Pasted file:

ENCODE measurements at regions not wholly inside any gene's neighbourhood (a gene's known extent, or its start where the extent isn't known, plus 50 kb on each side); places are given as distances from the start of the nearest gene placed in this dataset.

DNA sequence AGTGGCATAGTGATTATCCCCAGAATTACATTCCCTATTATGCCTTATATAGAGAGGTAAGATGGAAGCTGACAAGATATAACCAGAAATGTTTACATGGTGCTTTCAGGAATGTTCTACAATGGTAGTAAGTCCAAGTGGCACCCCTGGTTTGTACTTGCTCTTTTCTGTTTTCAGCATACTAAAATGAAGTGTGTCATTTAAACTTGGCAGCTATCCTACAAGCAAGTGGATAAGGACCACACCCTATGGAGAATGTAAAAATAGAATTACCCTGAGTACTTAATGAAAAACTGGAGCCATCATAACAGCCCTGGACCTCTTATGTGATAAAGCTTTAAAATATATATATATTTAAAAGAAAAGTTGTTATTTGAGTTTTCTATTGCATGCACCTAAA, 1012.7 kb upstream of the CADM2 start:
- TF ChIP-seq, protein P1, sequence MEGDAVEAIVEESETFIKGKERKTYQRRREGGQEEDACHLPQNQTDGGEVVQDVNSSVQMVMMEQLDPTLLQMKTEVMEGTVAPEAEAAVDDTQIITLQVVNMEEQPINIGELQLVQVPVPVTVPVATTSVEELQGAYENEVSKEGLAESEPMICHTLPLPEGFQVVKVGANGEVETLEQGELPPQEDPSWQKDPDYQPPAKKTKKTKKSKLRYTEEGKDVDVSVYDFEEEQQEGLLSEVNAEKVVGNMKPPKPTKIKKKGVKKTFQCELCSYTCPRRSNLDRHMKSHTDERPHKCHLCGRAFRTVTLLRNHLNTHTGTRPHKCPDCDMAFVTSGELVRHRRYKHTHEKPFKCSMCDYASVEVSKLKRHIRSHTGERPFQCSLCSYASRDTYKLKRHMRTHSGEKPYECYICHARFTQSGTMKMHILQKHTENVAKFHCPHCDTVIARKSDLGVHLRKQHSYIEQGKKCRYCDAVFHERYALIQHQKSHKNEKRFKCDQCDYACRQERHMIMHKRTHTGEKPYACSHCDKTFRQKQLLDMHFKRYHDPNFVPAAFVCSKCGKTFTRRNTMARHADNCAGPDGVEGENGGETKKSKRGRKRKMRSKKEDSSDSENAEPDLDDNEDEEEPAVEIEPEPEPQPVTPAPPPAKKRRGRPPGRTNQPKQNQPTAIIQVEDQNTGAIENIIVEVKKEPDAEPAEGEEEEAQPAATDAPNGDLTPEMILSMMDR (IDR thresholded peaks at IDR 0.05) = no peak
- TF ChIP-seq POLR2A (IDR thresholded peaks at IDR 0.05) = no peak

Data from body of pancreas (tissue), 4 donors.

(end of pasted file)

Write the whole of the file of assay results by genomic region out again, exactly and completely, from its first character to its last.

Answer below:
ENCODE measurements at regions not wholly inside any gene's neighbourhood (a gene's known extent, or its start where the extent isn't known, plus 50 kb on each side); places are given as distances from the start of the nearest gene placed in this dataset.

DNA sequence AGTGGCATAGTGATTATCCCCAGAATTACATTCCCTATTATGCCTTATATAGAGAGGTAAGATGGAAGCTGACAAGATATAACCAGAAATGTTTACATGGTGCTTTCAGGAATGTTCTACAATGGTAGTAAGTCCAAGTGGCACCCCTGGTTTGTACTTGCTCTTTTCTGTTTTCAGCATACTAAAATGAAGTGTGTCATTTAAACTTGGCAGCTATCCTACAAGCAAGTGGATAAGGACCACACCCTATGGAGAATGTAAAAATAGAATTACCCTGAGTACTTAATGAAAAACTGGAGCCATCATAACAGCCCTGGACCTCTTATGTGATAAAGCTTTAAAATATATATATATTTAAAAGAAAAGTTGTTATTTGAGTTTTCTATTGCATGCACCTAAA, 1012.7 kb upstream of the CADM2 start:
- TF ChIP-seq, protein P1, sequence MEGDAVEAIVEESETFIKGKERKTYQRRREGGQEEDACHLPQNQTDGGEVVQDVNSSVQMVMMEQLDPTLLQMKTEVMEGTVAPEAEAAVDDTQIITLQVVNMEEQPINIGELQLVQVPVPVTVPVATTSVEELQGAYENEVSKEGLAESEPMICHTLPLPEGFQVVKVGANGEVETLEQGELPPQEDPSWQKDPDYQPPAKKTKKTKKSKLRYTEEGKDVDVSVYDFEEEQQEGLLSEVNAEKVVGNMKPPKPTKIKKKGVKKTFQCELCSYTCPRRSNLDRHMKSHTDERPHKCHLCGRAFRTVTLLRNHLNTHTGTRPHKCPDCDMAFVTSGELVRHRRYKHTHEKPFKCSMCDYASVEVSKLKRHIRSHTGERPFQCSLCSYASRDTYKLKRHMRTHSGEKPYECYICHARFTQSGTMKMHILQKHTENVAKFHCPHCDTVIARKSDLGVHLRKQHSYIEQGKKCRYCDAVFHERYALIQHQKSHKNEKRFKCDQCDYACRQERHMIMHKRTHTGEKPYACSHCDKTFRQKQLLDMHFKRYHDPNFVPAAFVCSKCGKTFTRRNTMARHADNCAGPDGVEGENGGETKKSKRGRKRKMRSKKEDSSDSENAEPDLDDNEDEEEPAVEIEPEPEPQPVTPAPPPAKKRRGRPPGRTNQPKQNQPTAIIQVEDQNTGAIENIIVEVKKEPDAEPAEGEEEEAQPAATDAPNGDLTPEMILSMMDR (IDR thresholded peaks at IDR 0.05) = no peak
- TF ChIP-seq POLR2A (IDR thresholded peaks at IDR 0.05) = no peak

Data from body of pancreas (tissue), 4 donors.